After they are released to the general public, many products perform as expected. However, some consumers may quickly find a product is defective, meaning it is no longer adequate or safe to use.
It's possible that it is only your product that's defective. In this case, the defect is likely a one-off manufacturing problem. If so, you have several options. One option is to return the product under warranty and have the money that you paid reimbursed. However, if you were injured by the defective product and would like to claim damages, you may need to file an individual product liability claim with the manufacturer.
What if the product is universally defective?
If you find that many people have been affected by the same defect, however, it is likely that the product has a design flaw. It could also be that warning labels were not clear or complete about the potential dangers of using the product.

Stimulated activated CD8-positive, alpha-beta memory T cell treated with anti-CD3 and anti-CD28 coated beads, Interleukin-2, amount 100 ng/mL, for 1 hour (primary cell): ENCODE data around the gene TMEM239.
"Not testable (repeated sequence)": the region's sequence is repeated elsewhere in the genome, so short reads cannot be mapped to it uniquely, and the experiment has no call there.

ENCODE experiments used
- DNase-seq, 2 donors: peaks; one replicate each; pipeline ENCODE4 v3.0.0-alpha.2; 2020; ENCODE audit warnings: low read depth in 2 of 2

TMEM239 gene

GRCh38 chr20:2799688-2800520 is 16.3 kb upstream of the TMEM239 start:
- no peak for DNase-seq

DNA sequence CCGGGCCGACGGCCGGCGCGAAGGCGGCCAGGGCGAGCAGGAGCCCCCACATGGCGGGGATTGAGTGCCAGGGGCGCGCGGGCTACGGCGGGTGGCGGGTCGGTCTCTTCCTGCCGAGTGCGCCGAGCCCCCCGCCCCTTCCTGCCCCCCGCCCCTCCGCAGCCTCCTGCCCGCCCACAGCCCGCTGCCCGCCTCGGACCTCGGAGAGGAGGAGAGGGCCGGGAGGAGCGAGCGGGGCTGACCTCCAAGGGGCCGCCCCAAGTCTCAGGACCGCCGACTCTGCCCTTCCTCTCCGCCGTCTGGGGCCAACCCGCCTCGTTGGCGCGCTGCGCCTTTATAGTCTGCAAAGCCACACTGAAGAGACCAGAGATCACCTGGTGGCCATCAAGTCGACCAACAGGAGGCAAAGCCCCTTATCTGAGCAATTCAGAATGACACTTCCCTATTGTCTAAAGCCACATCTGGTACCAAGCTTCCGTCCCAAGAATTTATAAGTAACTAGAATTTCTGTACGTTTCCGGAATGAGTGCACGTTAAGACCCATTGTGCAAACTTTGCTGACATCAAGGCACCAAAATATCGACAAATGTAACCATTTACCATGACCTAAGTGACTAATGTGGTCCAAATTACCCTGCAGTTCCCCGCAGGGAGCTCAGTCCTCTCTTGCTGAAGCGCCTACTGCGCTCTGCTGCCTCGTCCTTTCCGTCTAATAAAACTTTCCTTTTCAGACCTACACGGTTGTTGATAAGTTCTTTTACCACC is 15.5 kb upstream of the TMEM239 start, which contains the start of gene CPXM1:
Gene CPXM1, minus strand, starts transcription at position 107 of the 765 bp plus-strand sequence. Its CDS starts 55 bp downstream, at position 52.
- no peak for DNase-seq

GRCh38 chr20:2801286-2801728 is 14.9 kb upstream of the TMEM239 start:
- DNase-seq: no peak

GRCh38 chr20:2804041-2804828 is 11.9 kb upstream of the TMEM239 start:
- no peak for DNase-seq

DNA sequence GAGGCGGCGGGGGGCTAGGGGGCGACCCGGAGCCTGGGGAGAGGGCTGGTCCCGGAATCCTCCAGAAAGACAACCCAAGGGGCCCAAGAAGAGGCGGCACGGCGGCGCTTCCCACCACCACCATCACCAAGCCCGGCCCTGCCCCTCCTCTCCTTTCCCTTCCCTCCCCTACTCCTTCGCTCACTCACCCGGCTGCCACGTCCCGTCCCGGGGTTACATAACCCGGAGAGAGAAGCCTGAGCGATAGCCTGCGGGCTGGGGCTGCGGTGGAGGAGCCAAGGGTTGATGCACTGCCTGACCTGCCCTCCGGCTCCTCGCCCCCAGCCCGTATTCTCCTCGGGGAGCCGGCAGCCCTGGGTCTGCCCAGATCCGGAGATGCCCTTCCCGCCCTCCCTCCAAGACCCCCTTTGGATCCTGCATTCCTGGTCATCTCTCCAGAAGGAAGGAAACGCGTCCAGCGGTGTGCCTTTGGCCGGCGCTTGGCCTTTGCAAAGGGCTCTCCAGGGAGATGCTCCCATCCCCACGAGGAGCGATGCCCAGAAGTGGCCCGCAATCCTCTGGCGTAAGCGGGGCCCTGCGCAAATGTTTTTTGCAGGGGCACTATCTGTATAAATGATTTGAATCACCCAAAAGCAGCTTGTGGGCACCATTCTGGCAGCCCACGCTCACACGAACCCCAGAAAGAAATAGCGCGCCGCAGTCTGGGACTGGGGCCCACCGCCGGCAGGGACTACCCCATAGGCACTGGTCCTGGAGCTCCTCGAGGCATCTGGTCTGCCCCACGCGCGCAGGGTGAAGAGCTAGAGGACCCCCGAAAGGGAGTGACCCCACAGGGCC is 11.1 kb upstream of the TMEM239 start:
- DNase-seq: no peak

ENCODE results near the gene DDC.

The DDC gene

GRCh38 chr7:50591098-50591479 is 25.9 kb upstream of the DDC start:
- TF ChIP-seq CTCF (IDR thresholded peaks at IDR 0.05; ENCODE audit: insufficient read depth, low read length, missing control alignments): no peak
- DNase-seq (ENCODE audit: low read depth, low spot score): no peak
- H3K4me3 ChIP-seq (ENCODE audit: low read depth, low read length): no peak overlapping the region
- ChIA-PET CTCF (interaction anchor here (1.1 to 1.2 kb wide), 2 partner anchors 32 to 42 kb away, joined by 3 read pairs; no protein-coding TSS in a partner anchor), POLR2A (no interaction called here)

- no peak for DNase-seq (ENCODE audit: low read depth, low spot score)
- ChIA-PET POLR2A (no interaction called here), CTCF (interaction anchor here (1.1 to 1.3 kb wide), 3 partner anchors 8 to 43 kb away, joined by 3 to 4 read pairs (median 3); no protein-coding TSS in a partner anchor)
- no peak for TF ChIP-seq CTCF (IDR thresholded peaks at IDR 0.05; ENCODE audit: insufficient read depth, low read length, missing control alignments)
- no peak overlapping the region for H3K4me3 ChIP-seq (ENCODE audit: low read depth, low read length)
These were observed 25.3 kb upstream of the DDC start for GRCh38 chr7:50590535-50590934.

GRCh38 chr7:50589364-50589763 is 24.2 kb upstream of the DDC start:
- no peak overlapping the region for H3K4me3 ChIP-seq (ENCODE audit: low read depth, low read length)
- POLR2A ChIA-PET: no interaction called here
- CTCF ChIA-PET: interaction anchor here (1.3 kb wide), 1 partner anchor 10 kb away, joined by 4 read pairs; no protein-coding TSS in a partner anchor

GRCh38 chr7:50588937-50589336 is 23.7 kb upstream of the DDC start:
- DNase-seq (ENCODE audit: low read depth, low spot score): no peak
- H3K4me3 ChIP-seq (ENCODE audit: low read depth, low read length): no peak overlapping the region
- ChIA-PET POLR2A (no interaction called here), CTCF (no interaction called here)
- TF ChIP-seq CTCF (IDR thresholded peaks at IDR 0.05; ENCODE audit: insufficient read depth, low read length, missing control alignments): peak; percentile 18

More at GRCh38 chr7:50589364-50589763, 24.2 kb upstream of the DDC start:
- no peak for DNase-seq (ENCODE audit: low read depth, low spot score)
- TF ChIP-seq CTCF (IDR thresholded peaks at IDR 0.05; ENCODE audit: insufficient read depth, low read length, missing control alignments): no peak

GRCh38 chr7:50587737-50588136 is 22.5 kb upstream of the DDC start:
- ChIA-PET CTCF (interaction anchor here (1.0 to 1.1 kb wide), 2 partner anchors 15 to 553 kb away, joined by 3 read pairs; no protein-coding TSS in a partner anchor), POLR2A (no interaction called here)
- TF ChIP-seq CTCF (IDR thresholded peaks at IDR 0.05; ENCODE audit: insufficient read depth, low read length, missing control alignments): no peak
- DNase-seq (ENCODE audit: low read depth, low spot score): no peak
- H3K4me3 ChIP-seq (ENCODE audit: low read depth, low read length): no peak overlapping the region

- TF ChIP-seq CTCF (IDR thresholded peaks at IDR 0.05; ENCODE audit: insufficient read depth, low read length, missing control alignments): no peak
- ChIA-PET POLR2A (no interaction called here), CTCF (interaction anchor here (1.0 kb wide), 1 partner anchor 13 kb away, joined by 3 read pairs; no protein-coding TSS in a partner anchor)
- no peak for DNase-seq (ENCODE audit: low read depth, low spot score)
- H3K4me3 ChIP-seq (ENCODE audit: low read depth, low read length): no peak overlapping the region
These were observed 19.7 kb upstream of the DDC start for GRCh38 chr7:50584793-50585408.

While it's possible that the product was intentionally created this way, it's more likely that the defect and the associated risks were overlooked. This can be constituted as negligence, since the product's company failed to do enough testing to ensure that the product was safe. In this case, you might want to consider filing or joining a class action lawsuit.
What are class action lawsuits?
Class action cases happen when many people in a state or across the country suffer the same negative effects of a defective product. Therefore, instead of filing many individual claims, they work together and file a joint lawsuit against the company responsible.
If you have been injured by a product that you believe is defective, you should research whether it is a known issue, or whether the product has been subject to a recall. If the fault could have the potential to affect the whole product line and injure more people, it could be that a class action lawsuit is warranted. An attorney skilled in handling class action suits can help you make this determination.